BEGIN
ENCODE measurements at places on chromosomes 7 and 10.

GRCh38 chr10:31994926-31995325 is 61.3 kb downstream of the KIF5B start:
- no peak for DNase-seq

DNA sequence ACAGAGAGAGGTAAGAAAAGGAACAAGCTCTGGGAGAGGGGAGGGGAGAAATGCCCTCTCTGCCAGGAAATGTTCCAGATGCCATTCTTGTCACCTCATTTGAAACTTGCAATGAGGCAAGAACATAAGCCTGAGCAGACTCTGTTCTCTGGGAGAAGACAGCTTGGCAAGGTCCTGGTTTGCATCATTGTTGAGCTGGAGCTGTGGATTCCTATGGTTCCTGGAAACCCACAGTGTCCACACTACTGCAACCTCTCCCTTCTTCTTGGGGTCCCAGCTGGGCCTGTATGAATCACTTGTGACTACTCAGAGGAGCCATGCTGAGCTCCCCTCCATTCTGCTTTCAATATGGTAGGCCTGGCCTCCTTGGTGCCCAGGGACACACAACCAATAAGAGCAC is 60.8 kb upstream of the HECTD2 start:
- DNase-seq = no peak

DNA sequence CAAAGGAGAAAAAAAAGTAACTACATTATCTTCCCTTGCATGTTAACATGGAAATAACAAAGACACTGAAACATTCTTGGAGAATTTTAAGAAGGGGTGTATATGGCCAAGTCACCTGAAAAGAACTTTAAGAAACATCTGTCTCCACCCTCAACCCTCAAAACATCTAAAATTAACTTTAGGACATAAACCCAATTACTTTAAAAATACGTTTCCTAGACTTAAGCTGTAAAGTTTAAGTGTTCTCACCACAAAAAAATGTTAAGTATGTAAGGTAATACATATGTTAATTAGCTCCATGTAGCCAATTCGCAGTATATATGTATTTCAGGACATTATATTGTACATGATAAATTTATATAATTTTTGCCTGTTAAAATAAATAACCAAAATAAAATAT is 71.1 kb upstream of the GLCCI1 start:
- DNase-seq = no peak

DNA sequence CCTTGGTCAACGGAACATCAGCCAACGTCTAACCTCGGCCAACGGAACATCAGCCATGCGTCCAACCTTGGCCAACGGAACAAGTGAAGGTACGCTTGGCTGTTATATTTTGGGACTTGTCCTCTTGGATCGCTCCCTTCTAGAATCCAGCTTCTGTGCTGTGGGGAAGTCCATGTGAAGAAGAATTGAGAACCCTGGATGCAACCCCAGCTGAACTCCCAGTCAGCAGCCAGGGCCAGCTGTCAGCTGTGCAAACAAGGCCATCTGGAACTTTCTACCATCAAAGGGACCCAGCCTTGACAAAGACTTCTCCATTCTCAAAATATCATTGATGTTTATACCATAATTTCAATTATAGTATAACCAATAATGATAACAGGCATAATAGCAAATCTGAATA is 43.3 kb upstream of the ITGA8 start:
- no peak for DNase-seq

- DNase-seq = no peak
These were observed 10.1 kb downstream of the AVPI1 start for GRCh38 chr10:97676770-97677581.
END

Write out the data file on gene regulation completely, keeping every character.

ENCODE measurements at places on chromosomes 7 and 10.

GRCh38 chr10:31994926-31995325 is 61.3 kb downstream of the KIF5B start:
- no peak for DNase-seq

DNA sequence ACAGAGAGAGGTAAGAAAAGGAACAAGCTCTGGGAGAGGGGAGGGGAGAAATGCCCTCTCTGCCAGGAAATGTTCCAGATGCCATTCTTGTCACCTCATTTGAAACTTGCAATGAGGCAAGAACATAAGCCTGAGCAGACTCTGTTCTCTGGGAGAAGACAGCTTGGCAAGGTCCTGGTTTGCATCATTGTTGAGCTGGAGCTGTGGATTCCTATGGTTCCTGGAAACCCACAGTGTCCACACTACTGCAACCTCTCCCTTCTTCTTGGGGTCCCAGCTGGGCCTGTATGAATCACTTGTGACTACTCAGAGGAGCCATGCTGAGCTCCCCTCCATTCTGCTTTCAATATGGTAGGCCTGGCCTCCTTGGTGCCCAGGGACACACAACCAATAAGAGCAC is 60.8 kb upstream of the HECTD2 start:
- DNase-seq = no peak

DNA sequence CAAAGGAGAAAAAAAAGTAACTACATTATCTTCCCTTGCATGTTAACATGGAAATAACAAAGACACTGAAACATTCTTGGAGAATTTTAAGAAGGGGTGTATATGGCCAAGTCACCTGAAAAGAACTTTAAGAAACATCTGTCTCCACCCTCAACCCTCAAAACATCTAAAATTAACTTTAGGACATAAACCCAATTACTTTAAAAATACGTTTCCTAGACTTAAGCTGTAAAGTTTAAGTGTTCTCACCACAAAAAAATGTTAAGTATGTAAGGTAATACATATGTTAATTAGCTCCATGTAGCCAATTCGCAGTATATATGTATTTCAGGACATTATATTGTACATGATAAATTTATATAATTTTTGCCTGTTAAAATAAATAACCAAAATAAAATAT is 71.1 kb upstream of the GLCCI1 start:
- DNase-seq = no peak

DNA sequence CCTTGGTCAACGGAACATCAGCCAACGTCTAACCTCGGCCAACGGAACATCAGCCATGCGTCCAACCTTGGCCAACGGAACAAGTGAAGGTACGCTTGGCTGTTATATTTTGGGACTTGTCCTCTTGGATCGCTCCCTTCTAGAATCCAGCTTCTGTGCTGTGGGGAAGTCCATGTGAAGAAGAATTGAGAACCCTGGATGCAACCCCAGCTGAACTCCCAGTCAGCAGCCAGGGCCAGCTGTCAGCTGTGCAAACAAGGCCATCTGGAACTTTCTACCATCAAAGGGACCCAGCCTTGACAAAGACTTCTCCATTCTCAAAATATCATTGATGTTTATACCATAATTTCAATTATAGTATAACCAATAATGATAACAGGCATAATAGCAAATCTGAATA is 43.3 kb upstream of the ITGA8 start:
- no peak for DNase-seq

- DNase-seq = no peak
These were observed 10.1 kb downstream of the AVPI1 start for GRCh38 chr10:97676770-97677581.